We have published a new sheet set. Still work in progress of course, but quite a step up from last time. I have started to add some images in the leftover spaces to link the BIM world to the everyday experience of buildings we inhabit.

Considerable energy spent adjusting dimensions based on information received from site. Difficult to spot the difference without doing an overlay, but some details make more sense now, like the quoins at the short return where the porches abut the nave.

On the ground floor the pews have been developed a bit further. Still some uncertainty here, and there have been changes in modern times, particularly in the area of the choir and pulpit. Step one is to model the fit-out as it was in Hawksmoor’s day, as far as that is known. Then we can look at showing modern schemes as options.
The external stone steps at the main entrance, were shown as curved in the original reference plan that I had scanned from a book that I bought many years ago. But they are not. This and other discrepancies in that hand-drawn plan have now been corrected.

The columns were inserted from my standard classical library with some adjustment to the plinths. These are double-nested planting families so that the height can be easily adjusted to suit the project. Unfortunately, the planting category is not “cuttable” so you don’t see what you expect in plan views. Normally you would see a symbolic representation in plan for trees etc. Also the capitals I had were Corinthian, which looks OK at first glance but the scrolls are rather different from the Ionic type used in Hawksmoor’s Composite order. Note there is only one row of acanthus leaves, rather than the two tiers normally found in Corinthian (short in front, taller behind)

The sheet set continues to develop in parallel with the model. This is different to how we used to work when drawing by hand. Typically, we would complete the drawings “sheet by sheet”. Of course there was a certain amount of rework, and we might add annotations and dimensions across the whole sheet set as a secondary process.
But with BIM. The sheets develop gradually, and much editing of the model is actually done “on the sheet” with multiple views visible. There are those who forecast the end of drawing sheets, who want to build “directly from the model”. That’s fine, but it would be very strange to only have a single 3d view. Creating plans and sections with different visibility settings is part of the process of understanding how a building works. Whether you are designing a new building, or interpreting a historical gem, well organized sheets are process of decision making and discovery.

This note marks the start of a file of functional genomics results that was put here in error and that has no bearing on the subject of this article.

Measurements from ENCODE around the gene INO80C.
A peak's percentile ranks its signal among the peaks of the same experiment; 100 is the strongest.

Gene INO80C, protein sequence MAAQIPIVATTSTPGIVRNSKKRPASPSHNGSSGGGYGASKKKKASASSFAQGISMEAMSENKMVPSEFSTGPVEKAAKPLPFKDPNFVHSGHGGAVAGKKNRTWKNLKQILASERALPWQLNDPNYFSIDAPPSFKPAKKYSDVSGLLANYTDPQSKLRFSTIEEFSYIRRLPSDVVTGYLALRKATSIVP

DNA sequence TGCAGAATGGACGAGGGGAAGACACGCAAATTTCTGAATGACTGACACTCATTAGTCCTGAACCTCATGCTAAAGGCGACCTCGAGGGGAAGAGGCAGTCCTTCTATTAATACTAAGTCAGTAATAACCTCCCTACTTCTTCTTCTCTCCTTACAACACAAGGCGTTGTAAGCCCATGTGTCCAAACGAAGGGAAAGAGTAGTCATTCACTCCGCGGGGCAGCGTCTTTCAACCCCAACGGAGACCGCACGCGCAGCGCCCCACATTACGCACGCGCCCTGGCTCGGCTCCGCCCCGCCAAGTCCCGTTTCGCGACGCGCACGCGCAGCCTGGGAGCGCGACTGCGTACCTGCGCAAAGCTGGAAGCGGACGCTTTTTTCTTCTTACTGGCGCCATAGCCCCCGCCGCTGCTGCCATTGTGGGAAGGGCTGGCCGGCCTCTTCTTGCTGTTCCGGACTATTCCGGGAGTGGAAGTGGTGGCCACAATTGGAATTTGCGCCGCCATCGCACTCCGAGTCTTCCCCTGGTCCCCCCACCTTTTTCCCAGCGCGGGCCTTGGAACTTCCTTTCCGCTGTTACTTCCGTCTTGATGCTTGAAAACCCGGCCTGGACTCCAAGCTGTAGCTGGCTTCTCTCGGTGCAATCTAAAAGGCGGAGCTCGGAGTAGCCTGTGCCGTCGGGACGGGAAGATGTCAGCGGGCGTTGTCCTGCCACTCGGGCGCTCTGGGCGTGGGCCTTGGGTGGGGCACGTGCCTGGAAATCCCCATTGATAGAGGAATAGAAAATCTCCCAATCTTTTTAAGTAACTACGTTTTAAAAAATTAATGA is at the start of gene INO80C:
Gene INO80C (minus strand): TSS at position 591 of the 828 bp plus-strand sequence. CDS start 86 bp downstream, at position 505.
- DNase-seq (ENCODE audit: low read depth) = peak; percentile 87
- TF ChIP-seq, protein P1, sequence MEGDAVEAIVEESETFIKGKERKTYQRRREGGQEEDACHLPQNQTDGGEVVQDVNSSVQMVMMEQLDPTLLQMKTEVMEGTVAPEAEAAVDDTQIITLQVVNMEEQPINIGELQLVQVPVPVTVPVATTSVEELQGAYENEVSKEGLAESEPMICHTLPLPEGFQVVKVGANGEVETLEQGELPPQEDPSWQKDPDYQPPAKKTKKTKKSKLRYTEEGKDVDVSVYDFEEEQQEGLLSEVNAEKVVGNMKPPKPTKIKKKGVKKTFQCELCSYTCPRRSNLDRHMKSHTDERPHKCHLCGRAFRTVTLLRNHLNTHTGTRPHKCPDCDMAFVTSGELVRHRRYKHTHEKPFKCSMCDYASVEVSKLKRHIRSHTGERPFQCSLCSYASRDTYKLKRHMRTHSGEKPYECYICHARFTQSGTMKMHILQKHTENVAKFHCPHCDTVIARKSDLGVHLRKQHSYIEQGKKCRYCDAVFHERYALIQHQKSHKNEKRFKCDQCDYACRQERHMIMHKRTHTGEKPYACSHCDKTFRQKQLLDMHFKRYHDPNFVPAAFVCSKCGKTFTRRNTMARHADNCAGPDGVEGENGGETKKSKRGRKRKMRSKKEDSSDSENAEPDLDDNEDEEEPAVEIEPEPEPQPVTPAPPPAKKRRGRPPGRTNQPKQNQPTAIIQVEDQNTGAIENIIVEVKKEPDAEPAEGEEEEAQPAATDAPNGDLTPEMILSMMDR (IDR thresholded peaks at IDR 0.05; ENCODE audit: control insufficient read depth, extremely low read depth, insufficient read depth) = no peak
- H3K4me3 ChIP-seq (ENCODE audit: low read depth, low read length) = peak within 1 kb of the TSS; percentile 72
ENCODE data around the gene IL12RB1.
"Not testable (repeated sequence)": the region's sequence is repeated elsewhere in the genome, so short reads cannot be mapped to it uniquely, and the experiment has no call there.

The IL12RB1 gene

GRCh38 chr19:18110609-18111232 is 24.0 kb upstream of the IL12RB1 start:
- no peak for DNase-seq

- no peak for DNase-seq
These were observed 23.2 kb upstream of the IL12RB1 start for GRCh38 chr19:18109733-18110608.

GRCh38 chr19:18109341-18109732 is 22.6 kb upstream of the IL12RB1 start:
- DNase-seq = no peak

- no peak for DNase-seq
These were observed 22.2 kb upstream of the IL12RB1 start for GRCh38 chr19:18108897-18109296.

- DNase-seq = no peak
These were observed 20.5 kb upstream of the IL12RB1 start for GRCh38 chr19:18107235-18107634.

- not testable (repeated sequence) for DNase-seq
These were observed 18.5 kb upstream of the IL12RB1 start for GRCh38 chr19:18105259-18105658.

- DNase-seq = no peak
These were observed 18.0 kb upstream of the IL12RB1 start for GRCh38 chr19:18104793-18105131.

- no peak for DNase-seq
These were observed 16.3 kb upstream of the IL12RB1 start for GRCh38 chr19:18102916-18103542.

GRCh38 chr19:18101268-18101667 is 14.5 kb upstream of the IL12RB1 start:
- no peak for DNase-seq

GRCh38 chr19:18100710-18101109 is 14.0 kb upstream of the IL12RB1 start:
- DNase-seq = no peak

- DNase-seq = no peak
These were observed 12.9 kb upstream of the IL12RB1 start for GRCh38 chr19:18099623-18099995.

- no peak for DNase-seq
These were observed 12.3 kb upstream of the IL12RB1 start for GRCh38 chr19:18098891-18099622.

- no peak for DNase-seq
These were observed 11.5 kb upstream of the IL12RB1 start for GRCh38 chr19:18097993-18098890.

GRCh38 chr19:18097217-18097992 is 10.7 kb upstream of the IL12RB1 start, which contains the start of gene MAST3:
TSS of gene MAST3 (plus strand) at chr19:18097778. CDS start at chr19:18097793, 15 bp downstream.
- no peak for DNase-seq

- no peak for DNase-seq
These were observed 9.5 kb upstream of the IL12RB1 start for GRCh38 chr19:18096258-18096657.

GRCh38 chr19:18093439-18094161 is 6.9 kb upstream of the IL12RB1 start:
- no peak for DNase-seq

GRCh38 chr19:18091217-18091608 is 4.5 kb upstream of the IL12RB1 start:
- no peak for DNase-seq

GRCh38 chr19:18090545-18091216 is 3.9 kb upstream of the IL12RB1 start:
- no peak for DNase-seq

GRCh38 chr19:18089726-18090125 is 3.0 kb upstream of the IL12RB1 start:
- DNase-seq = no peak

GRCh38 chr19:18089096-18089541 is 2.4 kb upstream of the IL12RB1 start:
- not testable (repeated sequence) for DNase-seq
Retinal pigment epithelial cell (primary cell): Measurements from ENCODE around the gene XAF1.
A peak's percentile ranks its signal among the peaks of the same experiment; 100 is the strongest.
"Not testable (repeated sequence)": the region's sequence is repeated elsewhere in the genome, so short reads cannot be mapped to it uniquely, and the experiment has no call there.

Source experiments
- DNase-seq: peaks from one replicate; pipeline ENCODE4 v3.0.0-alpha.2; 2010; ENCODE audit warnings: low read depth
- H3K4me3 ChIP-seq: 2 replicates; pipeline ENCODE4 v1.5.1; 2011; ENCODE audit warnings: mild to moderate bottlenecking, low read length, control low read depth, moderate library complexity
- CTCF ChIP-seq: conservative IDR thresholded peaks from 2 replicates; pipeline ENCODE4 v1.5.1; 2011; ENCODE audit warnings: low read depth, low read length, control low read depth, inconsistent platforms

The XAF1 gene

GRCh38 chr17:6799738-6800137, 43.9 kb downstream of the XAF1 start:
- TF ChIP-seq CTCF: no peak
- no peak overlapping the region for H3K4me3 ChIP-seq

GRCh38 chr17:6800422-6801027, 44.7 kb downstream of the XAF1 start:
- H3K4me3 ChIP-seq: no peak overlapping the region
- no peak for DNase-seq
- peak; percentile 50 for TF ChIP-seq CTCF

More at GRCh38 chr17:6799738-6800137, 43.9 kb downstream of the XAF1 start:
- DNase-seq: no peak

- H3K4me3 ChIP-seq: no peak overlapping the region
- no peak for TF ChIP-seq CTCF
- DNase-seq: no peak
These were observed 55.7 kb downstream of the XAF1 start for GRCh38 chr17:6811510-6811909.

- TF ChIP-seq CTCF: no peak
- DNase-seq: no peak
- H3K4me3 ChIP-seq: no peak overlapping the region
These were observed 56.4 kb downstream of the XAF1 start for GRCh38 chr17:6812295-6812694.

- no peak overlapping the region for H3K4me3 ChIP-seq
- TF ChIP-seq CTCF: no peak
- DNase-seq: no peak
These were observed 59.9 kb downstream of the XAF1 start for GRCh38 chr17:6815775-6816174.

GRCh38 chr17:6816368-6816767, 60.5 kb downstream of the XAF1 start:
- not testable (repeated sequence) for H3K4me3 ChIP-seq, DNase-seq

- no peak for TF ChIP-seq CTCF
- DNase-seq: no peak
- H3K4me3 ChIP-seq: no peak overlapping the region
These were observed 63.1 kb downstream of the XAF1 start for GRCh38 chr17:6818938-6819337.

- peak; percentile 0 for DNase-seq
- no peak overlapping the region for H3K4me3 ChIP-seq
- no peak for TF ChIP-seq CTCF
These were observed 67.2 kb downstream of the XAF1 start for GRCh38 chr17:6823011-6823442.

To solve the “cutting” issue with the round columns I nested them inside a Structural Column family. Now they cut nicely in plan views. The square pilasters require more effort, because they don’t have entasis, unlike the “standard versions” that I used as placeholders in my first roughing out. So I rebuilt these, restricting the use of double-nested planting to the capitals only. This family was copied and adapted to create the small partial pilasters that fit into the corners.
With the north and south porches now developed in detail, the stairs sheet has been updated. There was space for a couple of photos, so I popped them onto the sheet to add a bit of real-life texture.

Ryan’s work on the organ and the altar piece are crucial to the overall impact of the model. It’s beginning to come to life as a space where worship has occurred for almost 300 years. If only we could be transported back inside St Annes one Sunday morning in say 1760 to observe the congregation, hear the organ and the hymn singing, note the appearance of domestic servants, warehouse labourers, ships captains, timber merchants, doctors & lawyers … did they sit in segregated fashion according to class and common culture?
If only we could animate the model with people arriving through the 3 main entrances and taking their seats, pausing to chat, sharing in a common culture that has largely drifted into the mists of time.


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